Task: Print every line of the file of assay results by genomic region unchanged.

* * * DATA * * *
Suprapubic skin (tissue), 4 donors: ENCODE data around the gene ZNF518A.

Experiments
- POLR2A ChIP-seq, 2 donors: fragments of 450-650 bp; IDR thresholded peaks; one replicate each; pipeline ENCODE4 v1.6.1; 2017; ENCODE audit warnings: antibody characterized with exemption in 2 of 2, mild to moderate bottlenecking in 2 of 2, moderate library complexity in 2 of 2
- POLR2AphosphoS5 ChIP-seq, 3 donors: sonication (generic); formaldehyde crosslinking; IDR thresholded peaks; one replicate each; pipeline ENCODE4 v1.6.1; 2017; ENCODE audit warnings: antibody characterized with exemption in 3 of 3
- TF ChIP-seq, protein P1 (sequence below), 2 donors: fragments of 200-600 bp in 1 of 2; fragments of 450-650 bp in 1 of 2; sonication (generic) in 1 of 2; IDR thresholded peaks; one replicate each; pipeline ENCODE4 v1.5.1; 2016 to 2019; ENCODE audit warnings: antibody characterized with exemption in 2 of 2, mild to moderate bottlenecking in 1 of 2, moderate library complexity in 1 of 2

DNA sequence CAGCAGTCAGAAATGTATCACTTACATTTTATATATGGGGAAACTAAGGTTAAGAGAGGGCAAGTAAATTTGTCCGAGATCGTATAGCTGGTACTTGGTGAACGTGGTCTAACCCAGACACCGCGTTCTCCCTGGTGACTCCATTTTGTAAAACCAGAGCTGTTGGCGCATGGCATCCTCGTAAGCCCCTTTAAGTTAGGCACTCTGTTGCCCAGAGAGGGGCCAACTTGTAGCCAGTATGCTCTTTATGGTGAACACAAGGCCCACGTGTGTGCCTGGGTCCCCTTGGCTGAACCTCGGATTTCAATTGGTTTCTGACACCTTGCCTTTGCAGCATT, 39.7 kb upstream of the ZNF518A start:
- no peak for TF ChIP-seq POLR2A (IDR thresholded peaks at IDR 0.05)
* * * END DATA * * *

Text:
Suprapubic skin (tissue), 4 donors: ENCODE data around the gene ZNF518A.

Experiments
- POLR2A ChIP-seq, 2 donors: fragments of 450-650 bp; IDR thresholded peaks; one replicate each; pipeline ENCODE4 v1.6.1; 2017; ENCODE audit warnings: antibody characterized with exemption in 2 of 2, mild to moderate bottlenecking in 2 of 2, moderate library complexity in 2 of 2
- POLR2AphosphoS5 ChIP-seq, 3 donors: sonication (generic); formaldehyde crosslinking; IDR thresholded peaks; one replicate each; pipeline ENCODE4 v1.6.1; 2017; ENCODE audit warnings: antibody characterized with exemption in 3 of 3
- TF ChIP-seq, protein P1 (sequence below), 2 donors: fragments of 200-600 bp in 1 of 2; fragments of 450-650 bp in 1 of 2; sonication (generic) in 1 of 2; IDR thresholded peaks; one replicate each; pipeline ENCODE4 v1.5.1; 2016 to 2019; ENCODE audit warnings: antibody characterized with exemption in 2 of 2, mild to moderate bottlenecking in 1 of 2, moderate library complexity in 1 of 2

DNA sequence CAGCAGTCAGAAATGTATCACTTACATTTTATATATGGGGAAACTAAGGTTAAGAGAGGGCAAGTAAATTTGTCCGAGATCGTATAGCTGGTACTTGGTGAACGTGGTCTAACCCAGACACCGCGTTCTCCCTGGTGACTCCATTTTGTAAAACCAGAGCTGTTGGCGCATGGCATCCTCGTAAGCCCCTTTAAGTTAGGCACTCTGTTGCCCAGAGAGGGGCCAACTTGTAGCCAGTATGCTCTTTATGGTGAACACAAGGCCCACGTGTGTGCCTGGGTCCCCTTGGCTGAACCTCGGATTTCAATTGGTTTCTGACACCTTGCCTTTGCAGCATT, 39.7 kb upstream of the ZNF518A start:
- no peak for TF ChIP-seq POLR2A (IDR thresholded peaks at IDR 0.05)